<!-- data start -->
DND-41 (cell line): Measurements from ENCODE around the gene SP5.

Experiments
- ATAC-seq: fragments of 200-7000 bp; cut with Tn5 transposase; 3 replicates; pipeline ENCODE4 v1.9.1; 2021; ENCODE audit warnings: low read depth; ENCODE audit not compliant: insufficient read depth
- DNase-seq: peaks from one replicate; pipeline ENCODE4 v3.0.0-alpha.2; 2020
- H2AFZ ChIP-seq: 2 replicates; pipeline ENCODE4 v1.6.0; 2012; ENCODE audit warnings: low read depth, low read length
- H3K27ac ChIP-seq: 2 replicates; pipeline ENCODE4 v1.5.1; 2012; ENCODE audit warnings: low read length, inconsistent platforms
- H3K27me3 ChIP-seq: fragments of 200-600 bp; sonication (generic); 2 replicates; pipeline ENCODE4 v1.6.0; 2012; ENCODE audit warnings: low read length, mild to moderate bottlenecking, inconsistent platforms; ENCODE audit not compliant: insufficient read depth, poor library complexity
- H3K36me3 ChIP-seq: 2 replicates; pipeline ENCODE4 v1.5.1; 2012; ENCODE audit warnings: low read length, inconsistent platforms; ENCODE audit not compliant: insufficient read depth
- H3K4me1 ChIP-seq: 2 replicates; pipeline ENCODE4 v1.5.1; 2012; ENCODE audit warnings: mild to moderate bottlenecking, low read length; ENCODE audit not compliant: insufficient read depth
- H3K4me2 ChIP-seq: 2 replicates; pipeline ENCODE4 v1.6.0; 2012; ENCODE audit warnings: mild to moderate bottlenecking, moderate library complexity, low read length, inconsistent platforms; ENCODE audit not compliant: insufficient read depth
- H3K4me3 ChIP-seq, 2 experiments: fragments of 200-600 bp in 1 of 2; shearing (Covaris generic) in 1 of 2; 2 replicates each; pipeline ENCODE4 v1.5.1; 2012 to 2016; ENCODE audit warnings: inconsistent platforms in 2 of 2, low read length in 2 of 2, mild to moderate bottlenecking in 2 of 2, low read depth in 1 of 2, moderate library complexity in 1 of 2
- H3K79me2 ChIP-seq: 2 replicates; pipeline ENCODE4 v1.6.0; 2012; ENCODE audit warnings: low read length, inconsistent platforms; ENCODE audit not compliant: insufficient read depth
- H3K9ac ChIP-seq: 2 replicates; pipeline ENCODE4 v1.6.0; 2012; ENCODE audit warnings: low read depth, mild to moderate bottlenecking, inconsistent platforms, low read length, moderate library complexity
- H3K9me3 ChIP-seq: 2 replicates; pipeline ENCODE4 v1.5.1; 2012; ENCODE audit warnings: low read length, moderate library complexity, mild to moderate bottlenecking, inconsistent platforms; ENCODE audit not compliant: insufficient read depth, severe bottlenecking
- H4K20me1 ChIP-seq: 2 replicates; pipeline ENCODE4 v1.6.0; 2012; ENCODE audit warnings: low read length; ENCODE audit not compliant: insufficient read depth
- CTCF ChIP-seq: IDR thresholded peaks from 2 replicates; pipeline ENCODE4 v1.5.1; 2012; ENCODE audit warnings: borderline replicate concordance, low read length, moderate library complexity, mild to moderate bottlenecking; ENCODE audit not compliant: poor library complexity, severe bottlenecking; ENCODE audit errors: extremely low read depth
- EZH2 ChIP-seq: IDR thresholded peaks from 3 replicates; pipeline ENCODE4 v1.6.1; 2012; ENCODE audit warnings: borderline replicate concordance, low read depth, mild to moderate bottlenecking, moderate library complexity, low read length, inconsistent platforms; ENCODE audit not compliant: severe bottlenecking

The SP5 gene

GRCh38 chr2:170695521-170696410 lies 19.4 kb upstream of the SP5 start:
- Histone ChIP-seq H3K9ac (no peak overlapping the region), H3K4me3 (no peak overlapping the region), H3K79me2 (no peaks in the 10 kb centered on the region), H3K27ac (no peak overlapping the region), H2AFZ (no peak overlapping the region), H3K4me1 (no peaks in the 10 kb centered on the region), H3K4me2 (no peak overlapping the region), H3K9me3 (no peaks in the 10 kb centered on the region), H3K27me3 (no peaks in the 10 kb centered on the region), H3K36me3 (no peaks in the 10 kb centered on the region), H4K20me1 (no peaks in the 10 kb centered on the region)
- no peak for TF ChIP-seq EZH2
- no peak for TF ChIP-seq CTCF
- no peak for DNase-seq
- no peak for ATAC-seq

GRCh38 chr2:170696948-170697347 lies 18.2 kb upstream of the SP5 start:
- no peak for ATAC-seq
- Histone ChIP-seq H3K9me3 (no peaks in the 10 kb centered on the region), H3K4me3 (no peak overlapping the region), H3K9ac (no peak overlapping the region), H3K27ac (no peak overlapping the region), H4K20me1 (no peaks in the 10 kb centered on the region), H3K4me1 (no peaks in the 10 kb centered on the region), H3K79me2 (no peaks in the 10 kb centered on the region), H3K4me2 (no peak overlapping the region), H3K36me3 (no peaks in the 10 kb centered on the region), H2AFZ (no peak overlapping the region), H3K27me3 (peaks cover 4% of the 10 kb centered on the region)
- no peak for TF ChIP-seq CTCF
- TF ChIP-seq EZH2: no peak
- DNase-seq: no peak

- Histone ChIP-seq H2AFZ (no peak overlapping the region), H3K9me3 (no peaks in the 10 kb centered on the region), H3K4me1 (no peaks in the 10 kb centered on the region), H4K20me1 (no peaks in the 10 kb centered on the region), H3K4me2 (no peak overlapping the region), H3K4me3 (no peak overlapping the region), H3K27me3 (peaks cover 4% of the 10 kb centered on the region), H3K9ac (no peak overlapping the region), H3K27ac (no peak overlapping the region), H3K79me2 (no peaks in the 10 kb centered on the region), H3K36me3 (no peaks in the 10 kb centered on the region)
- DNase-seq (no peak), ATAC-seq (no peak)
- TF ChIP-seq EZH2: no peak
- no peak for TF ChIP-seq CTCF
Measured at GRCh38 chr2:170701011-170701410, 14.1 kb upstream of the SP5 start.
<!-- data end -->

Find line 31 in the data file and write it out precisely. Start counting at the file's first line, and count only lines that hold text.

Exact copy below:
- Histone ChIP-seq H2AFZ (no peak overlapping the region), H3K9me3 (no peaks in the 10 kb centered on the region), H3K4me1 (no peaks in the 10 kb centered on the region), H4K20me1 (no peaks in the 10 kb centered on the region), H3K4me2 (no peak overlapping the region), H3K4me3 (no peak overlapping the region), H3K27me3 (peaks cover 4% of the 10 kb centered on the region), H3K9ac (no peak overlapping the region), H3K27ac (no peak overlapping the region), H3K79me2 (no peaks in the 10 kb centered on the region), H3K36me3 (no peaks in the 10 kb centered on the region)